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Stanley Cup Playoffs April 23 2019 Results

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Stanley Cup Playoffs April 23 2019


After Brad Marchand (4-5—9 in 7 GP) and David Pastrnak (2-4—6 in 7 GP) paced Boston through the first six contests, it was Joakim Nordstrom (1-1—2) and Sean Kuraly (1-1—2) who led the way Tuesday as the Bruins won Game 7 against the Maple Leafs for a second straight year. Boston will play Columbus in the Second Round, their first-ever playoff meeting.

* Boston improved to 15-12 in their NHL-record 27 all-time Game 7s, passing Montreal (14-9 in 23 GP) and Detroit (14-11 in 25 GP) for the most Game 7 wins in League history.

* The Bruins earned their sixth consecutive series win over the Maple Leafs dating to the 1969 Quarterfinals to match the third-longest head-to-head series win streak in NHL history.

* Nordstrom, an offseason acquisition from Carolina, was one of three players to score for the Bruins in Game 7 after not being part of the team last season. Marcus Johansson (GWG) and Charlie Coyle (ENG), both acquired leading up to the 2019 NHL Trade Deadline, also scored for Boston. Those marked the first career Game 7 goals for all three players.

* Kuraly recorded his first points of the 2019 Stanley Cup Playoffs (3 GP) and first career points in a Game 7 (2 GP). Three of Kuraly’s five career postseason goals have come in clutch fashion (5-3—8 in 19 GP); his first two were scored in Game 5 of the 2017 First Round in Ottawa, including the double-overtime winner to help Boston stave off elimination.

* Tuukka Rask (32 saves), the 21st overall pick by the Maple Leafs in the 2005 NHL Draft, improved to 3-2 in five career Game 7s – with each of those victories coming against Toronto. He is the only goaltender in NHL history to earn multiple Game 7 wins against the Maple Leafs franchise.

* Rask became the fifth goaltender in NHL history to earn three or more career Game 7 wins against an Original Six franchise. Ken Dryden (2 vs. BOS, 1 vs. CHI) is the only other goaltender to do so in the NHL’s expansion era (since 1967-68); the others are Harry Lumley (1 each vs. BOS, MTL, NYR & TOR), Johnny Bower (1 each vs. BOS, DET & MTL) and Terry Sawchuk (2 vs. MTL, 1 vs. CHI).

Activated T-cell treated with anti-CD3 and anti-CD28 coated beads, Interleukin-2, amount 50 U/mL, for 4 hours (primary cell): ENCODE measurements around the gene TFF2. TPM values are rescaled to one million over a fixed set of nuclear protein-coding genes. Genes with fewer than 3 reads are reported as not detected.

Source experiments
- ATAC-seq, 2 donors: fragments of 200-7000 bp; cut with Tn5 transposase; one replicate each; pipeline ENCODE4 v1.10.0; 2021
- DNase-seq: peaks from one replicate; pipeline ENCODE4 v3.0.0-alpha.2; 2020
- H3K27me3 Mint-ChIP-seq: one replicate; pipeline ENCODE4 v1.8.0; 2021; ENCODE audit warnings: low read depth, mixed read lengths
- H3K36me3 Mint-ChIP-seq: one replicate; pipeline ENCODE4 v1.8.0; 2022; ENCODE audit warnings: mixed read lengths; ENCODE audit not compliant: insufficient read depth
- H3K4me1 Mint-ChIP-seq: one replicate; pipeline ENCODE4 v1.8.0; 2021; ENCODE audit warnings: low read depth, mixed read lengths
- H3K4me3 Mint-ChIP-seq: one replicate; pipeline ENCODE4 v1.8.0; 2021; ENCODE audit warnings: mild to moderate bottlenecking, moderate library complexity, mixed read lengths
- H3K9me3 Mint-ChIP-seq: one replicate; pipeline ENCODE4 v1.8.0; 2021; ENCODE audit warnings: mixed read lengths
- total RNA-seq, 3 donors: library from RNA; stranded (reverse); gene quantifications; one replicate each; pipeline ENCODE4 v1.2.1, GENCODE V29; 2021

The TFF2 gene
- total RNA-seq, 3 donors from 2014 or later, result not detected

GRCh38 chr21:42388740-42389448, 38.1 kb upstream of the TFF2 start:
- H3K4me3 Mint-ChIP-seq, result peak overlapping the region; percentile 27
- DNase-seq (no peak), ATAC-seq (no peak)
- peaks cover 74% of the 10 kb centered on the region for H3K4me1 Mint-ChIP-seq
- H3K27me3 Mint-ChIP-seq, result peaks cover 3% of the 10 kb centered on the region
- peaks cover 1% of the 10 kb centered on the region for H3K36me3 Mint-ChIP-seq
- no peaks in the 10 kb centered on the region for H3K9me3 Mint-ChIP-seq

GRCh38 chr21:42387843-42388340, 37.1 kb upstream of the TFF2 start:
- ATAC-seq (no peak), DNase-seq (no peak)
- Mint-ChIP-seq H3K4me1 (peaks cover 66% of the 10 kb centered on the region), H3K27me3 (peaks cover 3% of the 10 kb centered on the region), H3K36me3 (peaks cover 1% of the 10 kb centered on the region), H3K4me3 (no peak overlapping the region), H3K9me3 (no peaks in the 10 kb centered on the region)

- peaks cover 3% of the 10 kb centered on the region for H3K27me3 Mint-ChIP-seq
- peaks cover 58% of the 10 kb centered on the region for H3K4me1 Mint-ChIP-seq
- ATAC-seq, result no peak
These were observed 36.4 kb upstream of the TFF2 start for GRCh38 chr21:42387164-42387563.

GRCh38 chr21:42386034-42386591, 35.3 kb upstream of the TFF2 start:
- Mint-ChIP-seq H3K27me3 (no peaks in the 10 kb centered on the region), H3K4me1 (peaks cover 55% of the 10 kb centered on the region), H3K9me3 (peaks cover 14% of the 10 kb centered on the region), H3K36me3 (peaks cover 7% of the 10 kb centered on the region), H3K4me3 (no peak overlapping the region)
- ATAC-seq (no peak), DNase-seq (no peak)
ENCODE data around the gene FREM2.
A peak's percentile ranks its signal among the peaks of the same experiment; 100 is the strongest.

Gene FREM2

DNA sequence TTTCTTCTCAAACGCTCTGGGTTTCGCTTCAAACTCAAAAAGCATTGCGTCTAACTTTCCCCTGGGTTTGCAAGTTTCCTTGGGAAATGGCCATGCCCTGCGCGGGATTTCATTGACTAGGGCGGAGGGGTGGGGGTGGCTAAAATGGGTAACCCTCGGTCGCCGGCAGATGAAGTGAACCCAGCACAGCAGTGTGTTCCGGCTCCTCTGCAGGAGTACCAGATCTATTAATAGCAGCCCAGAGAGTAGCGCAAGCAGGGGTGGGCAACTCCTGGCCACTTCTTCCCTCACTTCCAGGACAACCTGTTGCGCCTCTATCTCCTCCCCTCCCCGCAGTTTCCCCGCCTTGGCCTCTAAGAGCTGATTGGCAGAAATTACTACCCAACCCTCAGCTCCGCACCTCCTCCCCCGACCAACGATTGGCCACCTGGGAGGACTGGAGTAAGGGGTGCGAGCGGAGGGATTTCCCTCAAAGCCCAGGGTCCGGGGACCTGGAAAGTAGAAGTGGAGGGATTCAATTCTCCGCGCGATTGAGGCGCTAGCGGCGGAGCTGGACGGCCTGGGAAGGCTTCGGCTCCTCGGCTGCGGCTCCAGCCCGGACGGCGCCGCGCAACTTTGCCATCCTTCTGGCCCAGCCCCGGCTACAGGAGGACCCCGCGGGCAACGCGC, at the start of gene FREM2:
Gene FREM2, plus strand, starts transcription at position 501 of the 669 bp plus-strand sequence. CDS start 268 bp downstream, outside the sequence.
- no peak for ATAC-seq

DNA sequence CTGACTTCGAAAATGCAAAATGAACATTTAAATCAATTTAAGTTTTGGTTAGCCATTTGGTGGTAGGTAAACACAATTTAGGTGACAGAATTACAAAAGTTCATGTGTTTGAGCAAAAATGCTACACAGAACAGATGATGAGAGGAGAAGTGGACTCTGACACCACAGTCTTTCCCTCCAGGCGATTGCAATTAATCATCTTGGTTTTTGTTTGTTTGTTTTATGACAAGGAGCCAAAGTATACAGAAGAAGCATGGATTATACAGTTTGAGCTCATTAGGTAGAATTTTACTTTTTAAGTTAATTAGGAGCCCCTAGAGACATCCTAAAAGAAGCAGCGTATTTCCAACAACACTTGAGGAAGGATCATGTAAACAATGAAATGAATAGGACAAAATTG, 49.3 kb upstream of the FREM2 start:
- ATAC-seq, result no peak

The Bruins concluded the First Round with a power-play percentage of 43.8% (7 of 16), the fourth-highest on record by a team in a postseason series (min. 15 PP Opp.). The only ones higher under that condition: 52.1% by the Flyers (12 of 23 in 2012 CQF vs. PIT), 44.8% by the Islanders (13 of 29 in 1981 QF vs. EDM) and 44.4% by the Flyers (8 of 18 in 1980 SF vs. MNS).


With the Golden Knights leading 3-0 in the third period, the Sharks scored four power-play goals in a span of 4:01 to take the lead but Vegas tied the game with 47 seconds left on the clock, setting the stage for Barclay Goodrow’s overtime goal to lift San Jose to victory in Game 7.

* The Sharks became the second team in NHL history to overcome a three-goal, third-period deficit to win a Game 7 – the Bruins did so in the 2013 Conference Quarterfinals against the Maple Leafs (5-4 OT W). Only three other teams in League history have overcome a three-goal deficit at any point to win a Game 7: Washington in the 1988 Division Semifinals, Edmonton in the 1991 Division Semifinals and Philadelphia in the 2010 Conference Semifinals.

* San Jose, which overcame a 3-1 series deficit to advance for the first time in franchise history, will face the Avalanche in the Second Round. This will mark their fifth all-time playoff meeting.

* San Jose matched the NHL record for most power-play goals in a playoff period, a mark last achieved by Washington in Game 3 of the 2016 First Round (4 PPG in 3rd). The Sharks’ four strikes in 4:01 were the eighth-fastest four goals by one team in Stanley Cup Playoffs history and fastest since the Blues in Game 3 of the 1998 Conference Quarterfinals (3:07 – coincidentally also all PPG).

* The Sharks, who earned a double-overtime win in Game 6, won consecutive playoff games in overtime for the second time in franchise history (also 2011: Game 6 of CQF, Game 1 of CSF).


In addition to his overtime winner, Barclay Goodrow tallied one shot on goal, went 2-for-5 in the face-off dot, posted a -2 rating and logged only 7:26 of ice time (including 1:40 in the extra frame). Goodrow, a former OHL captain signed by the Sharks in 2014 as an undrafted free agent, has had each of his two career playoff goals stand as game-winners (also Game 5 of 2019 R1). Ray Whitney is the only other player in franchise history to score in overtime of a Game 7 (2OT in 1995 CQF at CGY).

* Kevin Labanc (1-3—4) factored on all four Sharks goals in regulation to become the first player in League history to record four points in a period during a Game 7. He also matched the NHL record for most points in any playoff period and became the 13th player in League history to post four or more points in a Game 7.